CVHS Junior Maia Vo: Guiding the gateway to COVID-19 vaccinations


Photo Courtesy of Maia Vo

On Saturday, February 6th, 2021, CVHS junior Maia Vo(far right) joined the SE Texas Emergency room health team in providing distribution assistance for the second dose of the Moderna COVID-19. Vaccinations went out to a portion of Houston-Spring Valley’s community of small clinic health professionals and their elderly family members.

CVHS junior Maia Vo stood in black scrubs, behind her mask. They were baggy and bore the swishing static of synthetic cotton, but to the coiling line of awaiting faces that greeted her and her parents outside SE Texas Emergency Room that morning, the uniform signified a beacon of promising authority. Vo’s arrival finally brought their disquieting wait for the COVID-19 vaccine to an end. 

“We thought we were early, but then there was this huge line,” said Vo, “It was apocalyptic.”

With vaccine rollouts pipelining from the federal to state governments, Vo now dedicates her weekends to assisting her parents with vaccine distribution at their emergency room, SE Texas ER, which functions under their hospital consortium, Nutex Health, and provides emergency assistance to Houston’s Spring Valley enclave. While the ER is not a direct vaccine hub, they periodically receive surplus shipments from designated hospital vaccine hubs to which they may provide COVID-19 immunity to their local community and personnel. 

“Mostly, it’s staff and their family members, or people that we know that work in healthcare, like dentists. There are a lot of people that are healthcare workers who are not associated with certain hospitals, and they are left out. Small doctor’s clinics, dental clinics, or even optometry; they still see patients. Those were our priority,” said Vo’s mother, M.D. Kim Vo.

Vo managed the rolling crowd. Standing behind the front desk, she co-managed directing traffic and consistently organizing and dispensing patient paperwork for the Moderna COVID-19 vaccine. While doors opened from 8:30 A.M. to 1 P.M., patients significantly surged within the first hour and a half. Vo roughly estimated that 50% of their 200 pre-registered patients arrived to receive their vaccination within the first hour.

“It was kind of like Black Friday, but as a pandemic,” said Vo.

As of April 4th, 2021, the New York Times reports that 15.7% of Texans received full vaccinations, with 27.9% having received at least one dose. Johnson and Johnson’s single dose vaccine accounts for both single-shot and full vaccination data within these statistics. 

Nationally, President Joe Biden extended his initial quota of 100 million vaccination shots administered to Americans to a 2-for-1 deal of 200 million by his 100th day in office as of March 25th, 2021. At a reported rate of 3 million shots delivered per day, Biden intends to hit his target by April 30th. If the rate of shots given per day remains consistent, Biden will have his 200 benchmark met from the current 165,053,746 shots administered in approximately 12 days, fulfilling his deadline by April 16th.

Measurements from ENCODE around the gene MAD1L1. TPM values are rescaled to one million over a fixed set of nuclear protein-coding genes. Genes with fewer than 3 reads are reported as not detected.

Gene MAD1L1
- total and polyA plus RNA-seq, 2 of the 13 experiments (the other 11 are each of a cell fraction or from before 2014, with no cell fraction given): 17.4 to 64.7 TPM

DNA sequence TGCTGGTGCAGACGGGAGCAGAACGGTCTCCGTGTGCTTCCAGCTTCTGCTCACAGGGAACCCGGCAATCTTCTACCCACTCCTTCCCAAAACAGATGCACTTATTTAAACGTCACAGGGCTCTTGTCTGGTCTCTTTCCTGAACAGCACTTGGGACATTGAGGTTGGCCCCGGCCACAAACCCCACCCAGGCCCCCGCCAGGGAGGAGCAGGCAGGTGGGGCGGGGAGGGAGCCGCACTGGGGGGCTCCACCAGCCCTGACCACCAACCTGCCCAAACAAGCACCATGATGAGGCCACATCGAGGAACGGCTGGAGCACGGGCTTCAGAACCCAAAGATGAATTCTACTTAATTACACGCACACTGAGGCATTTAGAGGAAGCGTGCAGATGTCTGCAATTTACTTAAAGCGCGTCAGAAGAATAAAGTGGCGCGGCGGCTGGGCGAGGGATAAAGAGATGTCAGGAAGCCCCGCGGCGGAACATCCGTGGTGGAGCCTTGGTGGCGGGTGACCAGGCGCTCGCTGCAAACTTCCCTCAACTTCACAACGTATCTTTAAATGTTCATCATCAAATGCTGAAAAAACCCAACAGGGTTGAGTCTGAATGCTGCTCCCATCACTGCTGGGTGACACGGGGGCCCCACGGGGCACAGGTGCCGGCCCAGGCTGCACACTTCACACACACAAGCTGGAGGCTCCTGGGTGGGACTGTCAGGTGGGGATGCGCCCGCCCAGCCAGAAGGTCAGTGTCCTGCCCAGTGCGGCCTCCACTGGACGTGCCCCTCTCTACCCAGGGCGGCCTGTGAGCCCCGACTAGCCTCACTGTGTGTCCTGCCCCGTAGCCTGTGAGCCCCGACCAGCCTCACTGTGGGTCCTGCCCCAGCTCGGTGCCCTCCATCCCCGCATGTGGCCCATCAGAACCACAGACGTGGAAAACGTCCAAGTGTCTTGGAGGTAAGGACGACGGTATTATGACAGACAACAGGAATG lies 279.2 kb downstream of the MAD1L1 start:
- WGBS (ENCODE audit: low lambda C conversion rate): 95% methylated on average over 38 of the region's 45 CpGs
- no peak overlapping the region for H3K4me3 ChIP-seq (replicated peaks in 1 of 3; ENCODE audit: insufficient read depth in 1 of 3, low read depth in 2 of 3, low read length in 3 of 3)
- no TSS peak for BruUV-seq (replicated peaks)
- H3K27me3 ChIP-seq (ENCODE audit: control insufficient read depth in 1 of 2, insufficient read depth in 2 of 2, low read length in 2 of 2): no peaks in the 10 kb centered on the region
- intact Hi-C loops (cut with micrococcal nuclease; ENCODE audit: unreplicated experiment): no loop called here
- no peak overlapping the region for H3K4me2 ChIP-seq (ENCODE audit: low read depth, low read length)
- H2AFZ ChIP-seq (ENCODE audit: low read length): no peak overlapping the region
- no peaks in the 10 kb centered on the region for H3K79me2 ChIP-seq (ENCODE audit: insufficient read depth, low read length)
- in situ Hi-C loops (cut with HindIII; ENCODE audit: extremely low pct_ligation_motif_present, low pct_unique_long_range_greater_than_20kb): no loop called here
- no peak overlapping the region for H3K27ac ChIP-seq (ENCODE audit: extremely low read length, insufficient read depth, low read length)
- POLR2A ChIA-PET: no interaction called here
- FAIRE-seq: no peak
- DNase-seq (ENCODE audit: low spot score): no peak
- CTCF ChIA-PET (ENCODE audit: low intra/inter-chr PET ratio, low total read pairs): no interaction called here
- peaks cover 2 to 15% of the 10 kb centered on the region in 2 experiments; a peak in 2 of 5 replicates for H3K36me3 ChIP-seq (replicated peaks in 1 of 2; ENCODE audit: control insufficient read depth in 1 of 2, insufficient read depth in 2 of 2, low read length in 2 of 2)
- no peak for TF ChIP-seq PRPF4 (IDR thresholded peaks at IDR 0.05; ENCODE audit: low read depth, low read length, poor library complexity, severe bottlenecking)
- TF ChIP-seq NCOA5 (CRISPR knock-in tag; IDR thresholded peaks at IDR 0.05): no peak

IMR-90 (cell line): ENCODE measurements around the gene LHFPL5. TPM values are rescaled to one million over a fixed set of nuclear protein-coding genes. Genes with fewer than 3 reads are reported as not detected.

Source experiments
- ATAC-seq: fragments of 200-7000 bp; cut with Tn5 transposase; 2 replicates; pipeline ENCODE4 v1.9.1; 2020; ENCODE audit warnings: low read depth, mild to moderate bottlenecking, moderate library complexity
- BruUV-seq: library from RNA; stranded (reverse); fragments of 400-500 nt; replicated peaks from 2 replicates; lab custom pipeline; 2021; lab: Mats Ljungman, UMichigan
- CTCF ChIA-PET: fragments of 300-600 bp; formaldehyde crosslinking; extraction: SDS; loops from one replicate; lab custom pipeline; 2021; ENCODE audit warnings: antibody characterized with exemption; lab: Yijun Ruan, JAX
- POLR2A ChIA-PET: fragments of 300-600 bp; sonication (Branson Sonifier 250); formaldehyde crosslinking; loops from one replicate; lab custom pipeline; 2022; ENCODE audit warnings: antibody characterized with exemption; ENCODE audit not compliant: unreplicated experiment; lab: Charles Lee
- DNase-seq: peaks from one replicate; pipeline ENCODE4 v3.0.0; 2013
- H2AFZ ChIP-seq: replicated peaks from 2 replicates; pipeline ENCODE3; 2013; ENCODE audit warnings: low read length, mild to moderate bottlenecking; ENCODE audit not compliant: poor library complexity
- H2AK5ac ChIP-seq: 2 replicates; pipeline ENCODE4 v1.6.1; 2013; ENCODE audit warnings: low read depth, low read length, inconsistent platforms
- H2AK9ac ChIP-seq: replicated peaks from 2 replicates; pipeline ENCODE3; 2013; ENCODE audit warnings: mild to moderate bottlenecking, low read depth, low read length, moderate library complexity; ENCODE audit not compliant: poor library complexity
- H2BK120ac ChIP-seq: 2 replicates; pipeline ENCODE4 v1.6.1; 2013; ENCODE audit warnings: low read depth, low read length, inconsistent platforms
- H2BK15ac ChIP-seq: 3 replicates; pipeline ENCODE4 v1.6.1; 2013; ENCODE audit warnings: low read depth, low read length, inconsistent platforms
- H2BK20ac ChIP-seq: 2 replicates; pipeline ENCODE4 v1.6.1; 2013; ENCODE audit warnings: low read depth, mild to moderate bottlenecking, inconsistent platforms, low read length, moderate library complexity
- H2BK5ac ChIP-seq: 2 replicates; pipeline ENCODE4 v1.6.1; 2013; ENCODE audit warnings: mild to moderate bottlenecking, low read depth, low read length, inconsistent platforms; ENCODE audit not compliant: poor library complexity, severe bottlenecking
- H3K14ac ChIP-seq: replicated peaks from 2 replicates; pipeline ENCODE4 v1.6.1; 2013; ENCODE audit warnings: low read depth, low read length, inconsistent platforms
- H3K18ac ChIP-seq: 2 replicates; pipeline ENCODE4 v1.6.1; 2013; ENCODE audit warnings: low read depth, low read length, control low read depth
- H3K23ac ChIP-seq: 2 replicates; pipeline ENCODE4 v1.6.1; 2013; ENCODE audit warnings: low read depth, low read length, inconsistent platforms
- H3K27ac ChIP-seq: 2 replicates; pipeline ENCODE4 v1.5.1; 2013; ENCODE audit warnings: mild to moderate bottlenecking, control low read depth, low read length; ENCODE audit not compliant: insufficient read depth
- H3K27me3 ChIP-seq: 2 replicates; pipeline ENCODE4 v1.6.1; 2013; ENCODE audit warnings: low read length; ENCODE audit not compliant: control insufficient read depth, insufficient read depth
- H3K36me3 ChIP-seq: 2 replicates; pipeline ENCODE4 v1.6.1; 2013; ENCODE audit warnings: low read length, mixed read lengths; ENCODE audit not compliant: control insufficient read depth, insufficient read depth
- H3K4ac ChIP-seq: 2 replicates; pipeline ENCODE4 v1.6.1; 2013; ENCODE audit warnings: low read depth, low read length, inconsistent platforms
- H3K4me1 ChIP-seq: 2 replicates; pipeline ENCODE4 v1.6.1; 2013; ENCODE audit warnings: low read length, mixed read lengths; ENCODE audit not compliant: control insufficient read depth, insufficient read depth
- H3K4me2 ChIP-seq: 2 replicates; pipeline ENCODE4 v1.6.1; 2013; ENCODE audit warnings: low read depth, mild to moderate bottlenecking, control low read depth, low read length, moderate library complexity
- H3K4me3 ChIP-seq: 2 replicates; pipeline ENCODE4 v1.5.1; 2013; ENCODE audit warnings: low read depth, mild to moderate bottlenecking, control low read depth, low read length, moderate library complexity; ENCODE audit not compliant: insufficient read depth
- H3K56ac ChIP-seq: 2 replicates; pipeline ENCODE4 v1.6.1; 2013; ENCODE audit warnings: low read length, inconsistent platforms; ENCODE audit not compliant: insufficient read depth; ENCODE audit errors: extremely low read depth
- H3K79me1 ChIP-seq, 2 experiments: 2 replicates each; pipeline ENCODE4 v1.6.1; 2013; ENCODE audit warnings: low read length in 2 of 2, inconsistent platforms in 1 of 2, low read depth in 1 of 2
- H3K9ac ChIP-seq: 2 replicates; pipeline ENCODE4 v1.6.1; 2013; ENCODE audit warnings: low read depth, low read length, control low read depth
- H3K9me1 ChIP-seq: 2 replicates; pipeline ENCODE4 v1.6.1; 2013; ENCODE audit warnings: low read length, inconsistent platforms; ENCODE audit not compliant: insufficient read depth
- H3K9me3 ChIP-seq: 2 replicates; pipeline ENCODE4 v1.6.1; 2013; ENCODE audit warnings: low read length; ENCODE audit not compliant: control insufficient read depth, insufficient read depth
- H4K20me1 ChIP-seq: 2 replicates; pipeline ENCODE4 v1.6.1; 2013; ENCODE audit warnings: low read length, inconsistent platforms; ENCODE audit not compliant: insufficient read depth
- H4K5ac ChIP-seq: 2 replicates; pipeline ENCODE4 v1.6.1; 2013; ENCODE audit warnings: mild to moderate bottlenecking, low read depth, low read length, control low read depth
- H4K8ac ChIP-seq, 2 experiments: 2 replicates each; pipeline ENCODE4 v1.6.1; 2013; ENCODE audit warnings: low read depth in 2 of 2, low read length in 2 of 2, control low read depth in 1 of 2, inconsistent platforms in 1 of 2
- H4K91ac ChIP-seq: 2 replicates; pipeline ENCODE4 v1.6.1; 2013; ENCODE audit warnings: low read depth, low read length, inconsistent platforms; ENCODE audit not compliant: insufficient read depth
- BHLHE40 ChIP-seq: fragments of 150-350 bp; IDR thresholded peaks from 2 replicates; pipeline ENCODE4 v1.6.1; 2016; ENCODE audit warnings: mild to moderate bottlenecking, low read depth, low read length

Even armed with prior experience volunteering for the ER with similar quantities of people, Vo never encountered directing crowds with such intensity before. The job called for careful assertiveness with crowd control, which required sticking to a script that Vo mentally developed as she carried out her interlaying tasks.

“I feel like I can work well under pressure, so it wasn’t too bad for me,” said Vo.

Arriving at the ER for vaccinations was a predominant trend of elderly ages, often accompanied by their children. Even though the vaccine would ultimately strengthen their immune systems, fear and anxiety hung noticeably present.

A lot of people worried that they wouldn’t get their vaccine. I think that was scary for them, and then you could see some people were taking their parents. It was surreal, because a lot of people looked really sad,” said Vo.

Yet, the slump of wearisome waiting noticeably dissipated into smiling faces as families and patients sat in the waiting room post-vaccination, visibly relieved.

“This one lady gave us Bánh tét. It’s a Vietnamese food covered in banana leaves, and she gave it to me and my dad because she was so grateful that we were able to vaccinate her parents, said Vo.”

Vo fully intends to continue assisting the front lines as Nutex receives more vaccines from upperhand hospitals. As she finishes off her high school years, Vo sees a future pursuing a medical degree, broadening her ability to prioritize and provide emergency assistance, and creating a lineage of health professionals within her family. 

“People are going to need help. It’s not something that’s going to go away. People are always getting hurt, and one more person could be able to help,” said Vo.